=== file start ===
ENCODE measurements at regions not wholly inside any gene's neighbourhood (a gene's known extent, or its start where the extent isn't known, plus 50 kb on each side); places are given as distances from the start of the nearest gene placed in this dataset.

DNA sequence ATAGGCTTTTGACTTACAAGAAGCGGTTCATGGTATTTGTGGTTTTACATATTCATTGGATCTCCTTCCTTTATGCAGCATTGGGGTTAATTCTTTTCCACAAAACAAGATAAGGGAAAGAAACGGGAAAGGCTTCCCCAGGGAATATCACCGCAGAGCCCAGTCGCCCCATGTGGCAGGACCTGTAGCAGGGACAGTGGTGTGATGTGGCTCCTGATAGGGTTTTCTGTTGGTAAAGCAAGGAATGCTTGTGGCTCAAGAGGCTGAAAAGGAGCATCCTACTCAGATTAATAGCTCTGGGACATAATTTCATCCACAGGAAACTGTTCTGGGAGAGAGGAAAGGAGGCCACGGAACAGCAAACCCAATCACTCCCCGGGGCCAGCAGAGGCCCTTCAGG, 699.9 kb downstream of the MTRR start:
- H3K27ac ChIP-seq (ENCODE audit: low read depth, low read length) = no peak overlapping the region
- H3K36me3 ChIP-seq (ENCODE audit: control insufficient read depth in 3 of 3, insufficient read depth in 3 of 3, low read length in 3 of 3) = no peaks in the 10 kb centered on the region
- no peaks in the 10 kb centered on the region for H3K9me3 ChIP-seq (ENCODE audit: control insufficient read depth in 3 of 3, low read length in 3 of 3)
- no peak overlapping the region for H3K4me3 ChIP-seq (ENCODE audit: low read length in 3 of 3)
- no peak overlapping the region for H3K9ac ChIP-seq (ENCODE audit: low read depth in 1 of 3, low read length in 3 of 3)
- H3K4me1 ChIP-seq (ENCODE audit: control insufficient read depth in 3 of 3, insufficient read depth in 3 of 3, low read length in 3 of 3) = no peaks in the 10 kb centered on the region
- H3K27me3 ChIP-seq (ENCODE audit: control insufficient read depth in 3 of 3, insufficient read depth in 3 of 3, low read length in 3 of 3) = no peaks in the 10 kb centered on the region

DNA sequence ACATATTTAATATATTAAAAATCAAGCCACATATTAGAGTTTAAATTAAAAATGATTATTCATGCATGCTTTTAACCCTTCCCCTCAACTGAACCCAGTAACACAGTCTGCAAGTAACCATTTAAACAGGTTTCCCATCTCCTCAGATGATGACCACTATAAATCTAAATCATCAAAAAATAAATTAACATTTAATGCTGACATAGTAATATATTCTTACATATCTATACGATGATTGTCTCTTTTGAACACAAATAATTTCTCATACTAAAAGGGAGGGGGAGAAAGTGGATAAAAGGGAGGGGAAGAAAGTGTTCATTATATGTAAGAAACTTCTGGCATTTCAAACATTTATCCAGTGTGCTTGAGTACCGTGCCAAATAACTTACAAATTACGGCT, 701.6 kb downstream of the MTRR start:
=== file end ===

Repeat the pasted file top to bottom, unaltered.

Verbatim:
ENCODE measurements at regions not wholly inside any gene's neighbourhood (a gene's known extent, or its start where the extent isn't known, plus 50 kb on each side); places are given as distances from the start of the nearest gene placed in this dataset.

DNA sequence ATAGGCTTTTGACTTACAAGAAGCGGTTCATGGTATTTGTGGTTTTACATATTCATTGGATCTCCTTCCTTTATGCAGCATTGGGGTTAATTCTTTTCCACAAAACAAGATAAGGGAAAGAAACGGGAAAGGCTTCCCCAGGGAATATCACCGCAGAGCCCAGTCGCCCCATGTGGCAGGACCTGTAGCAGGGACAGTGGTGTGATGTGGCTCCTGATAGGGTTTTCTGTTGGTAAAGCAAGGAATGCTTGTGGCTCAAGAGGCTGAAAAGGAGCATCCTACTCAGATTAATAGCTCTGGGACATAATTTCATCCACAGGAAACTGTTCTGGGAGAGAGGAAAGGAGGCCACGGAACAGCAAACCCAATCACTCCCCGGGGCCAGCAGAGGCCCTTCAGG, 699.9 kb downstream of the MTRR start:
- H3K27ac ChIP-seq (ENCODE audit: low read depth, low read length) = no peak overlapping the region
- H3K36me3 ChIP-seq (ENCODE audit: control insufficient read depth in 3 of 3, insufficient read depth in 3 of 3, low read length in 3 of 3) = no peaks in the 10 kb centered on the region
- no peaks in the 10 kb centered on the region for H3K9me3 ChIP-seq (ENCODE audit: control insufficient read depth in 3 of 3, low read length in 3 of 3)
- no peak overlapping the region for H3K4me3 ChIP-seq (ENCODE audit: low read length in 3 of 3)
- no peak overlapping the region for H3K9ac ChIP-seq (ENCODE audit: low read depth in 1 of 3, low read length in 3 of 3)
- H3K4me1 ChIP-seq (ENCODE audit: control insufficient read depth in 3 of 3, insufficient read depth in 3 of 3, low read length in 3 of 3) = no peaks in the 10 kb centered on the region
- H3K27me3 ChIP-seq (ENCODE audit: control insufficient read depth in 3 of 3, insufficient read depth in 3 of 3, low read length in 3 of 3) = no peaks in the 10 kb centered on the region

DNA sequence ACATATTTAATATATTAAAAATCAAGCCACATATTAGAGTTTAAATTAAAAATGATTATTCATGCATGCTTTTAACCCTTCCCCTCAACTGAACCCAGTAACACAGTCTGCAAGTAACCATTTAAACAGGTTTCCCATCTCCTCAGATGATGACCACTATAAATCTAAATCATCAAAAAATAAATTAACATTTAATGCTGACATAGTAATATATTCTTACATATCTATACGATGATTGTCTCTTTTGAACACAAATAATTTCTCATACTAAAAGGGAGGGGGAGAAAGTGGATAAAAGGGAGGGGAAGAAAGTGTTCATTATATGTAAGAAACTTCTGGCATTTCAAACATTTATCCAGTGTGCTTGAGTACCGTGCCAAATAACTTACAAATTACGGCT, 701.6 kb downstream of the MTRR start: